August 2013


On me blog post “Lengberg Castle brassiere, it works!” I added a comparison picture between a modern bra and my Lengberg castle bra dress, but the pictures were taken one year apart and from different angles so they did not really show the true difference but perhaps more of my body one year apart. ;)

So I decided to take some new pictures to show it from more angles as well.

Lengberg Castle brassiere - comparison front
To the left is the modern under wire bra and to the right is my Lengberg castle brassiere dress.
The most noticable difference is how it sits under the bust. It is strange since the modern bra sits tighter just under the bust then the Lengberg castle brassiere does, but still the medieval bra makes the dress sit tighter under the bust. The Lengberg castle brassiere gives me slightly more waist definition, it is not strange as it goes further down to my waist then my modern bra and since I am quite soft the Lengberg castle brassiere pulls my waist in a bit. Add that the Lengberg castle brassiere have a skirt part on it it also builds slightly on my hips, it does not really show in this picture but it shows from the side and gives the illusion of a slimmer waist as well.
My breast look a tad rounder to, also strange since I wear a balconette bra that with my modern clothings gives a very rounded bust.

Lengberg Castle brassiere - comparison side
To the left is the modern under wire bra and to the right is my Lengberg castle brassiere dress.
Here you see it, that the skirt part have given me more stomach then with my modern bra. I had not noticed this in real life, you can see that the dress goes in under the bust more as well. I am guessing that this is because of the pleated skirt that is on the Lengberg castle brassiere and it gives me the slightly pregnant oh so trendy 14th century posture.

Lengberg Castle brassiere - comparison back
To the left is the modern under wire bra and to the right is my Lengberg castle brassiere dress.
Over all the Lengberg castle brassiere gives me a smoother look and you can see here as well that it makes me even more hippy then I am from the start and defines my waist a bit more.

So there you have it, this is the difference on me between wearing my modern under wire bra (that really fits well) and me wearing my Lengberg castle brassiere dress. There is a difference in how the dress sits on me but the function of the two brassieres are the same, it keeps my breasts happy and where they should be all day.

My other posts about the Lengberg Castle brassiere.

Lengberg Castle brassiere
Lengberg Castle brassiere – It works

The trendy thing at the moment among re-enactors seems to be the frilled veil. Everyone makes one and after my try last year with my non starched frilled veil I was very exited to make a new veil. This time I wanted to try the nice starched kind.

I first read about frilled veils over at Medieval Silkwork and it was something I had never seen before. But after knowing about them I started to see them in so many pictures. It is often like that, that you don’t see things because you don’t know what to see. This is why it is so interesting to talk to other people about how they interpret a pictures, we all see so different things in the same picture.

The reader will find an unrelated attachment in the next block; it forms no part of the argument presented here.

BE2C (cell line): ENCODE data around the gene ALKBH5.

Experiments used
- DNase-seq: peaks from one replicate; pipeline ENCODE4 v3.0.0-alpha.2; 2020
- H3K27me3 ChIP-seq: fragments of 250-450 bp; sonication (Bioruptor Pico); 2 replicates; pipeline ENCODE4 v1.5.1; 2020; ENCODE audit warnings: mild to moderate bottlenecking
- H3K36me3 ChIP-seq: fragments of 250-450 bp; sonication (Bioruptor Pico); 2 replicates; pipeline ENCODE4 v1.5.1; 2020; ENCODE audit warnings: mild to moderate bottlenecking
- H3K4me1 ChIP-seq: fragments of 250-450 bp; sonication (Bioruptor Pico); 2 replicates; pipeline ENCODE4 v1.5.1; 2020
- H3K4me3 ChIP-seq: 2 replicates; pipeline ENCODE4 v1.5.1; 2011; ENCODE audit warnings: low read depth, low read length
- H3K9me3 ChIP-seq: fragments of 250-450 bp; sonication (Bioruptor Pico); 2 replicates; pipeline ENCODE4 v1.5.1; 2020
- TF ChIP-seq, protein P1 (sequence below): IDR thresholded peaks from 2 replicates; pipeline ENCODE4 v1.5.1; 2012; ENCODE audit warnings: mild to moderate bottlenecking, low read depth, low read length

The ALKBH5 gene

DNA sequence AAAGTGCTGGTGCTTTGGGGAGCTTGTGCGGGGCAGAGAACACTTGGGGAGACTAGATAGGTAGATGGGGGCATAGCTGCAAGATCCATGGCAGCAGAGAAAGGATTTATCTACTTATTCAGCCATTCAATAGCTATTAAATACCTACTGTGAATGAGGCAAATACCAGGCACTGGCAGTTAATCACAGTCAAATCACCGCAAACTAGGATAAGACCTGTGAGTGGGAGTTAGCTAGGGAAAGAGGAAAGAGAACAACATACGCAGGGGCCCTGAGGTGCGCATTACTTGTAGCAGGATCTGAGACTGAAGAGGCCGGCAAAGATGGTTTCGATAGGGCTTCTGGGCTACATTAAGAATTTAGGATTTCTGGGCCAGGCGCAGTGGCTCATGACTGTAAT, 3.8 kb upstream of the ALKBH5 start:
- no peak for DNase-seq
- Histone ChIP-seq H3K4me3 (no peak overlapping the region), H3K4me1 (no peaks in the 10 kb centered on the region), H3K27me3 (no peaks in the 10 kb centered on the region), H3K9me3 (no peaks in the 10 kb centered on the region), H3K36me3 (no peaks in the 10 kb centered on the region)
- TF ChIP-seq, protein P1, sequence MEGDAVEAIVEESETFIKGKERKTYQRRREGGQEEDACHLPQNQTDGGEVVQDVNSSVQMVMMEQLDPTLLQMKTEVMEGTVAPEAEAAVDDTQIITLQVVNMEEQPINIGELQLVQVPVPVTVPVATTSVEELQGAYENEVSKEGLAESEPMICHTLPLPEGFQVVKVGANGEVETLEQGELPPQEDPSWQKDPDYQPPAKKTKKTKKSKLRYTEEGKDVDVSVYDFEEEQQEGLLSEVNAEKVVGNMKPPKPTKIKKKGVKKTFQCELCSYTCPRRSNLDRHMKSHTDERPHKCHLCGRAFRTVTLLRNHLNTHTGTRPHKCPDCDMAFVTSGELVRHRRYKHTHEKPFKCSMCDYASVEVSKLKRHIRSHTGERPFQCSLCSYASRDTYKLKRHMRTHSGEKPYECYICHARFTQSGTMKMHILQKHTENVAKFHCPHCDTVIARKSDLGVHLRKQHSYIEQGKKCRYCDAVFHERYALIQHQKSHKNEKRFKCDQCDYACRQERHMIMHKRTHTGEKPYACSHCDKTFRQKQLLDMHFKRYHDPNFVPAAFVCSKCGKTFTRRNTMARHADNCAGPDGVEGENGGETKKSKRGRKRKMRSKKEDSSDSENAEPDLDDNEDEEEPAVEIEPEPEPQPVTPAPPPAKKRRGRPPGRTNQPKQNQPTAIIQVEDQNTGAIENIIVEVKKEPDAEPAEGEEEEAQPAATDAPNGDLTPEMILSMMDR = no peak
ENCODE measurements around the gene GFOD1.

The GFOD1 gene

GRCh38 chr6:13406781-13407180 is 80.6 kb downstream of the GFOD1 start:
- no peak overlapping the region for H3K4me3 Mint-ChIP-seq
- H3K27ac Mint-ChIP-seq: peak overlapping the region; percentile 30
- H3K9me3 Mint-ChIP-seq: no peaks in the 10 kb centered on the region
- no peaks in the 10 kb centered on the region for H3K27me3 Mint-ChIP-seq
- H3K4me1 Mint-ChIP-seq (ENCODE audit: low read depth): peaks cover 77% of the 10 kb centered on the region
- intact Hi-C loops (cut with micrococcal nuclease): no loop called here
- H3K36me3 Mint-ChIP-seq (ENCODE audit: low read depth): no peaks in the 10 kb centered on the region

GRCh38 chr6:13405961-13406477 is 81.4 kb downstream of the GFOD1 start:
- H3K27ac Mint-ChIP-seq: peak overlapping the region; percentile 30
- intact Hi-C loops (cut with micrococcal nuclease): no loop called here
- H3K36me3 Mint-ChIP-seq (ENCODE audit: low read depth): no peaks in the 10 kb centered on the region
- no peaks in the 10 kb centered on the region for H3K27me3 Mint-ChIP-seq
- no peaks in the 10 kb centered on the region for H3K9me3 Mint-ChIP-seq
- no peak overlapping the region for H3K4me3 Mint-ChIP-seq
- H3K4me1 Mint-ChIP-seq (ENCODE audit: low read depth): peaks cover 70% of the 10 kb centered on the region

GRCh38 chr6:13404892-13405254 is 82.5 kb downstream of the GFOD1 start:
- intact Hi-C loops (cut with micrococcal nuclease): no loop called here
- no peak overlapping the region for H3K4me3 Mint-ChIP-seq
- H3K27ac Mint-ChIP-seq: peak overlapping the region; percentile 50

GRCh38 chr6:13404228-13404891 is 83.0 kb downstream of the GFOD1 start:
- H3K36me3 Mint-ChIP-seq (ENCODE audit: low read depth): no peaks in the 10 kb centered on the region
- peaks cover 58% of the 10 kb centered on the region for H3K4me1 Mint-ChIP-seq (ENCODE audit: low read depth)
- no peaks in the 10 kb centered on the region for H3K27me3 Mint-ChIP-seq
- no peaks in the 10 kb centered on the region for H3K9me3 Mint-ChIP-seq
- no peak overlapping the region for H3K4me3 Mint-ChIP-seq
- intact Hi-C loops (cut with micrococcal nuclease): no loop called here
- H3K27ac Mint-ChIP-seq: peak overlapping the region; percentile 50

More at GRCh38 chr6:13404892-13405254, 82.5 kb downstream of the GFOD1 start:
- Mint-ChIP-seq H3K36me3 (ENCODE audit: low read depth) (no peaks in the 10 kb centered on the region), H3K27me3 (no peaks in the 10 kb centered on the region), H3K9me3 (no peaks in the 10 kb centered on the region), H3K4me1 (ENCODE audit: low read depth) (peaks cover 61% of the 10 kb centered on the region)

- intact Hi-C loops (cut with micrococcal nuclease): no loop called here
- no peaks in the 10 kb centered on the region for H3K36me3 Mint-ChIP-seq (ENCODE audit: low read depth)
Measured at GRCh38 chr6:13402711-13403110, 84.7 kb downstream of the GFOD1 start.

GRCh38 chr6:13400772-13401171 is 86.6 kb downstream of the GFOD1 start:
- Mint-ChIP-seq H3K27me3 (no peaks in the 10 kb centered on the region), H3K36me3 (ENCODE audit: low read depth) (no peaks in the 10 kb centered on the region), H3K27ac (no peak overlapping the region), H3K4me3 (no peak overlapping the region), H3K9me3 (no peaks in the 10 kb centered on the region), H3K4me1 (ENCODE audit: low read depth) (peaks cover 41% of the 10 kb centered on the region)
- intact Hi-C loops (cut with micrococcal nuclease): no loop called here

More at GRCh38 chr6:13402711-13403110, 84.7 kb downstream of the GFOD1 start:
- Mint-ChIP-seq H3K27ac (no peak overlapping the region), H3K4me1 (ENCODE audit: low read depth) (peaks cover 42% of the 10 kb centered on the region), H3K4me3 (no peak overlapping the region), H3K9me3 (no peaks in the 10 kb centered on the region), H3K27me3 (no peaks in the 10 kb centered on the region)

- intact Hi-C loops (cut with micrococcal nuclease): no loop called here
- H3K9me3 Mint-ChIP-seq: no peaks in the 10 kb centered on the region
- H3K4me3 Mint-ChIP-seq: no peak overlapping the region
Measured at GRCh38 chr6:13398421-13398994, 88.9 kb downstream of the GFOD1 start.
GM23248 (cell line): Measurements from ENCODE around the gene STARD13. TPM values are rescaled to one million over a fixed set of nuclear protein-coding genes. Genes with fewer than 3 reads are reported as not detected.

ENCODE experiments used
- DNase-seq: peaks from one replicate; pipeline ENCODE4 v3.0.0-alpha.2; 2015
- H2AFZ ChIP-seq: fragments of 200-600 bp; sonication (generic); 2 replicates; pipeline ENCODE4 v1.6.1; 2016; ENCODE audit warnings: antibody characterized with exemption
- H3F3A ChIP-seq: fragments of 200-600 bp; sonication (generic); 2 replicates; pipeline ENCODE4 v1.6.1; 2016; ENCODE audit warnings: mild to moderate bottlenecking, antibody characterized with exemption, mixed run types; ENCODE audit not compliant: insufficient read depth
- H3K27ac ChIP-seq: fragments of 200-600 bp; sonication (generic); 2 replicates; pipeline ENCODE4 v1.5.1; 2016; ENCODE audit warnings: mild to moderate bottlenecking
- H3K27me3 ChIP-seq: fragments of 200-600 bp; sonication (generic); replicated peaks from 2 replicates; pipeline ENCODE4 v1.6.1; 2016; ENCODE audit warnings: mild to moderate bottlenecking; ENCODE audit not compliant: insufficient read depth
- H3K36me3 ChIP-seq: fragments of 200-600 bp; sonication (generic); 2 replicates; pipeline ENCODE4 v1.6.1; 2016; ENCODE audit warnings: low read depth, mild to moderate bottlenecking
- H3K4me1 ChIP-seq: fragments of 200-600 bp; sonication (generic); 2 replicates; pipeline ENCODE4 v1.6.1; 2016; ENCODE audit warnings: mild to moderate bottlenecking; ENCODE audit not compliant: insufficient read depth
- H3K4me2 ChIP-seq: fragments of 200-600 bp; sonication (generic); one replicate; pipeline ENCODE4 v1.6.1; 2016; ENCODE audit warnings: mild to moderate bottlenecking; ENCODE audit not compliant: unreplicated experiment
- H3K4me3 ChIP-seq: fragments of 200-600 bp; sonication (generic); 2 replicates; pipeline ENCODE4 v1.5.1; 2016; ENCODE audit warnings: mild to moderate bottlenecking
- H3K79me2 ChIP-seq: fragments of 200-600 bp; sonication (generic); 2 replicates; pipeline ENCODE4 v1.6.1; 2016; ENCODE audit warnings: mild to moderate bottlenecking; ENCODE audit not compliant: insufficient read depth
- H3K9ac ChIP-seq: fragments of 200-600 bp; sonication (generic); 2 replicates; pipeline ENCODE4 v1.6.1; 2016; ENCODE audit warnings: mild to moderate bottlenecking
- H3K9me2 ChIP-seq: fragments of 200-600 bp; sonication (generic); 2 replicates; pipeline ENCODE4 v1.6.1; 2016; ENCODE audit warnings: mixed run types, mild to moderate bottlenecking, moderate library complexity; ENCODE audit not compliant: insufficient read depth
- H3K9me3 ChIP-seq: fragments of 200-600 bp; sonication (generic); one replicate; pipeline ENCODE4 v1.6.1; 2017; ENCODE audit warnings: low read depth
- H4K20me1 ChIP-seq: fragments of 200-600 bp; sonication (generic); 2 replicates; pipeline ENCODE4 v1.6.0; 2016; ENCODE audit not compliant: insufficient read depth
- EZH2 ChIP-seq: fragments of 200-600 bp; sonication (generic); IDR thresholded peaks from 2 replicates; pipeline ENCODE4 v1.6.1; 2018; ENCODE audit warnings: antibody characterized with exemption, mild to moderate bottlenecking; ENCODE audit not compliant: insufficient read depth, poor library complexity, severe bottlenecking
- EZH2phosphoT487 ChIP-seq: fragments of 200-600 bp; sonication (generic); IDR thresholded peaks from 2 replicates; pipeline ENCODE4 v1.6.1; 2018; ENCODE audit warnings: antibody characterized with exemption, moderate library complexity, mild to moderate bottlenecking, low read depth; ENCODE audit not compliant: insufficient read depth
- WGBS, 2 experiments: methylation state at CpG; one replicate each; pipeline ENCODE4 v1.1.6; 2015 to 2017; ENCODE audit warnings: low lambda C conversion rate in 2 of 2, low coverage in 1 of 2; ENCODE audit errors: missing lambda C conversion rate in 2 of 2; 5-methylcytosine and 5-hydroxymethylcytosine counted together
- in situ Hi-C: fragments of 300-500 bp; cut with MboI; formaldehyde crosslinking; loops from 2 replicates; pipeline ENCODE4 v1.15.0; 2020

Here is a picture of a four layer frill.
Four layers seems popular.
Layered frills.

Then I just had to figure out the best way for me to make them. First I wanted to do the measuring and marking before the sewing, but well I ditched that for this really simple “no measuring” way.

Starched frilled veil - 1
Starched frilled veil - 2
Starched frilled veil - 3
Starched frilled veil - 4
Starched frilled veil - 5
First I cut a really really thin linen fabric into strips, I needed about 3,5 meter to make my frill that is about 80 cm finished.
The strips are 6,5cm wide before hemming. I cut them 100% straight by pulling out threads to use as guides for cutting. I also pull out a thread at 1 cm on one side, to guide me when doing the hem.
Then you sew together two strips using a really small felled seam and make a thin double folded hem. I do not hem all the way but leaves about five cm on each side of the long strip. When hemming and sewing the strips together I use silk thread.

Starched frilled veil - 6
To make the holes when starching the veil I am using wooden dowel pins, these I also use when sewing the thing, here is where the no measuring comes in. I start by putting my first dowel pin in, I put the first in the middle of the sewn together strip. It is important that the felled seam is put as you see in my picture, this way it gets almost invisible in the finished veil.

Starched frilled veil - 7
Then you add dowel pins and pin as you go along, one pin for every one dowel pin. Pull the fabric snug around the dowel pins.

Starched frilled veil - 8
Starched frilled veil - 9
After a while you will notice that the pins are getting hard to handle, not is the time to do some sewing.

Starched frilled veil - 10